Area Forecast Discussion
Issued by NWS Detroit/Pontiac, MI

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FXUS63 KDTX 191825

Area Forecast Discussion
National Weather Service Detroit/Pontiac MI
125 PM EST Mon Feb 19 2018


A warm front moving northward through Lower Michigan will maintain
LIFR conditions at all terminals during the afternoon into the
evening. The eventual northward progress of the front and warm sector
will then dictate any improvement during the night through Tuesday
morning. Upstream observations do indicate MVFR/VFR conditions in the
warm sector that is marked by wind shifting to southwest and
becoming gusty. The warm sector is expected to make it into the DTW
area during the evening and possibly as far north as FNT toward
midnight, depending on the strength of low pressure as it moves
across Lake Michigan. The wind will be light SE with LLWS ahead of
the front before stalling somewhere around MBS as the surface low
washes out in favor of new low pressure development to the south. Any
improvement to MVFR will be followed by a trend back down into IFR
as the next batch of rain moves in overnight, along with the usual
nocturnal boundary layer cloud trends. It is still early for the
inclusion of thunder at any of the terminals, while still possible,
this will be better added in later updates.

For DTW... A combination of LIFR visibility and ceiling will improve
to MVFR as a warm front moves north of the terminal. Development of
gusty southwest wind and much milder air will mark the passage of
the front which will last through the night.


* High for ceiling 5000 feet or less for the entire forecast.

* High for ptype as rain.

* Low for cigs/vsby to fall below 200ft and/or 1/2SM during
  the afternoon.

* Low for thunderstorms impacting terminal tonight.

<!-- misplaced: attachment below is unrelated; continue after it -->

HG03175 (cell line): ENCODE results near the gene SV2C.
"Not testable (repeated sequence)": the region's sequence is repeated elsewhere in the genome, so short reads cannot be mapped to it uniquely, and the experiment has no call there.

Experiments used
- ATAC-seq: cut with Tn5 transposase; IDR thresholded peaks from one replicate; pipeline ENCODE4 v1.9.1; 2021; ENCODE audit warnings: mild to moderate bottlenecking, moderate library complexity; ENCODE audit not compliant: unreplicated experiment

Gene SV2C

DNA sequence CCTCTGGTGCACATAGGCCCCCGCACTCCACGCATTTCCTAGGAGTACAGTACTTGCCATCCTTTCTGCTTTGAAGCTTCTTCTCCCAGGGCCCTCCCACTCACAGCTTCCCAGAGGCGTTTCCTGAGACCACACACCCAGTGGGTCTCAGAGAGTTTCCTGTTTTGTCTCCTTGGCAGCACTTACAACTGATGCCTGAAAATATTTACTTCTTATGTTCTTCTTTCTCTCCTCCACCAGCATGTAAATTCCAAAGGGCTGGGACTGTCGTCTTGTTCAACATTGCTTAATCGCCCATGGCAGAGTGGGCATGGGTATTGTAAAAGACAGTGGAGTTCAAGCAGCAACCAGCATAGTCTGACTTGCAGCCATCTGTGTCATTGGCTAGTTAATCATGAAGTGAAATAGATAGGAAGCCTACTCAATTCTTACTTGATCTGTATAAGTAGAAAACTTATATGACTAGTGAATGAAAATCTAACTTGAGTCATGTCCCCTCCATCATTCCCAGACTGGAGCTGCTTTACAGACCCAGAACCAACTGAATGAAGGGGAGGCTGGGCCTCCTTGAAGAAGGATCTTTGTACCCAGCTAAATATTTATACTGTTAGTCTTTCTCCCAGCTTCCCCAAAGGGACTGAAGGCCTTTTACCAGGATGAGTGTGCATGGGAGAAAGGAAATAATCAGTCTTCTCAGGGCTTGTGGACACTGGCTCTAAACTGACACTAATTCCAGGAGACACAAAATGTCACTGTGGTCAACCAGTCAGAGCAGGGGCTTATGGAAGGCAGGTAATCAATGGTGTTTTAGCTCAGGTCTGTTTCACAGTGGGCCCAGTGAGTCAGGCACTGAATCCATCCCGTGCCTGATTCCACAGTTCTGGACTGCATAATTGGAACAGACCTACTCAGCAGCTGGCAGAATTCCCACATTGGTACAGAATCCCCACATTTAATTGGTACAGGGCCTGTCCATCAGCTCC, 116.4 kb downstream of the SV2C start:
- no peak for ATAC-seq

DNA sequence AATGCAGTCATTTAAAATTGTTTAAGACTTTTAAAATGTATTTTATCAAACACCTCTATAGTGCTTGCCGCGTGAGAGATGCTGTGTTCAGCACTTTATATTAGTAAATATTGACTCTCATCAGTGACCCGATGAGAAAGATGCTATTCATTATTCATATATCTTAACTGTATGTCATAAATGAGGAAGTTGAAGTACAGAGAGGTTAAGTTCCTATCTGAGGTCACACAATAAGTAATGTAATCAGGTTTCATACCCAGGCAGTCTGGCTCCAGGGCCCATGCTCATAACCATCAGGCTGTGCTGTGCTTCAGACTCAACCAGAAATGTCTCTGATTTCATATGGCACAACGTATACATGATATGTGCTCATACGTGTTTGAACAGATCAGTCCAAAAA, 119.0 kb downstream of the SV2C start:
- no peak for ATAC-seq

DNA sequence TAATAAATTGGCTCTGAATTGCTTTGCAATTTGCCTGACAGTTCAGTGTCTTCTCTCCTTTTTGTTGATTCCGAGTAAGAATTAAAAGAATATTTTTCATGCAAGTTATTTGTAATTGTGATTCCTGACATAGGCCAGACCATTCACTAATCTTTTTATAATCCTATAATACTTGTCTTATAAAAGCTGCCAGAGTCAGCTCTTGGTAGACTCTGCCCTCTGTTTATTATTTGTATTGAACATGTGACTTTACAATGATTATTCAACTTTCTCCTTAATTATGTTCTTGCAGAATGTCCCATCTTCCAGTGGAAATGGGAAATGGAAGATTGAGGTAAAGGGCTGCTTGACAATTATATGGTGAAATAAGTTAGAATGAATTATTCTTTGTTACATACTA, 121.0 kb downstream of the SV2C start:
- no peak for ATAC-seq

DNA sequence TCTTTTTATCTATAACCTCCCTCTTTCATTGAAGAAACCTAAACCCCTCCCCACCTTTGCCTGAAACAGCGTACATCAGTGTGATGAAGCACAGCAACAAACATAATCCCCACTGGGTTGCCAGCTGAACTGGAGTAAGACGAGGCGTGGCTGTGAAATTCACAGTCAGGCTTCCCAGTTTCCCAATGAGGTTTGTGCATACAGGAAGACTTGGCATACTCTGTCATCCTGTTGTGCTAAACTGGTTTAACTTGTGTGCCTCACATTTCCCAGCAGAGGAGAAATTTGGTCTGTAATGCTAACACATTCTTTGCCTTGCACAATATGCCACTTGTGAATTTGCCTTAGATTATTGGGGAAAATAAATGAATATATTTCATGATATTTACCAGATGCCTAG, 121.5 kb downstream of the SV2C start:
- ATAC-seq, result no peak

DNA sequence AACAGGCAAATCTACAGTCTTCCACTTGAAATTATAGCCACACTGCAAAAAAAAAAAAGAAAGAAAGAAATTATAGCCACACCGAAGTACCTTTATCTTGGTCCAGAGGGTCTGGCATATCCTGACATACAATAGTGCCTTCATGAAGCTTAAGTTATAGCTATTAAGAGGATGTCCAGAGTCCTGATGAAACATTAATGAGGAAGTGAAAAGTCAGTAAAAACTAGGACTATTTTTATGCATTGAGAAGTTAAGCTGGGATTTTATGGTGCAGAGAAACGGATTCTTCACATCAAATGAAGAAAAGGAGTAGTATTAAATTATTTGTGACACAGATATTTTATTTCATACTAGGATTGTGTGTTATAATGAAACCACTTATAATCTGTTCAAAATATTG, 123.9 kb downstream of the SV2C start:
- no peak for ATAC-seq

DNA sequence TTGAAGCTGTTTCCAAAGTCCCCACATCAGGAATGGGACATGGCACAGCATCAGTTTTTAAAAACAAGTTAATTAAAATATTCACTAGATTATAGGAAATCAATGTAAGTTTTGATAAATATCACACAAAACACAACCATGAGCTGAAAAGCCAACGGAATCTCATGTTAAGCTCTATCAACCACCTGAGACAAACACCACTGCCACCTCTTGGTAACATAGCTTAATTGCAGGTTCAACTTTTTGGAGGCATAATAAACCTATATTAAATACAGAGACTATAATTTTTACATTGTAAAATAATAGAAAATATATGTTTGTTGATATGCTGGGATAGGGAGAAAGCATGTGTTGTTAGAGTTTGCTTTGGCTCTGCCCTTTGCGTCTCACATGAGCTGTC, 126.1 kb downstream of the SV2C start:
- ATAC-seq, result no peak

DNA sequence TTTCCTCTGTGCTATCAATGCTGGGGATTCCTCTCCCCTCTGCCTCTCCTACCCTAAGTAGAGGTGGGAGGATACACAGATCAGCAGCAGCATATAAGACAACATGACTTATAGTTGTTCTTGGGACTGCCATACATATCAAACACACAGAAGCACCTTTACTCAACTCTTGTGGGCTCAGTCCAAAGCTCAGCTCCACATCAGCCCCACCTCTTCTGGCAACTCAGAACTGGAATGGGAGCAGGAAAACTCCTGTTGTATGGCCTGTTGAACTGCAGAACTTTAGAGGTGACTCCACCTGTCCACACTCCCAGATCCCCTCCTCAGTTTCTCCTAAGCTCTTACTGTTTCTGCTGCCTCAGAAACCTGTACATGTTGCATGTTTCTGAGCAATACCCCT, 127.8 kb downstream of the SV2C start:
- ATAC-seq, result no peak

Issued at 1057 AM EST Mon Feb 19 2018

Not a whole lot of change to the forecast at this time. With the
moisture entering the area, there are some areas that may experience
some fog that may reduce visibility to around a mile or less. Have
added some patchy fog into the forecast. Radar trends show organized
rainfall along the warm front at the southern Michigan border moving
northward. Looks like today the radar trends will have the higher
rainfall amounts occur south of the I-69 corridor as the organized
convection lifts through.

Issued at 344 AM EST Mon Feb 19 2018


Flood Watch will be issued with this forecast package for a long
duration rainfall event that will begin this morning and persist
through Wednesday afternoon. Models continue to advertise rainfall
totals area wide of 1-3 inches within that window of time. In
addition the last of the snowpack will melt off putting additional
water into the runoff. Still frozen soil and river, stream and lakes
may lead to flooding concerns.

Longwave pattern will undergo strong amplification today with
deepening trough over the western conus and ridging across the east.
This pattern will hold through much of the week as a train of waves
diving south out of the Alaska region reinforces the deep trough.
Lee cyclogenesis over the plains will result in a region of low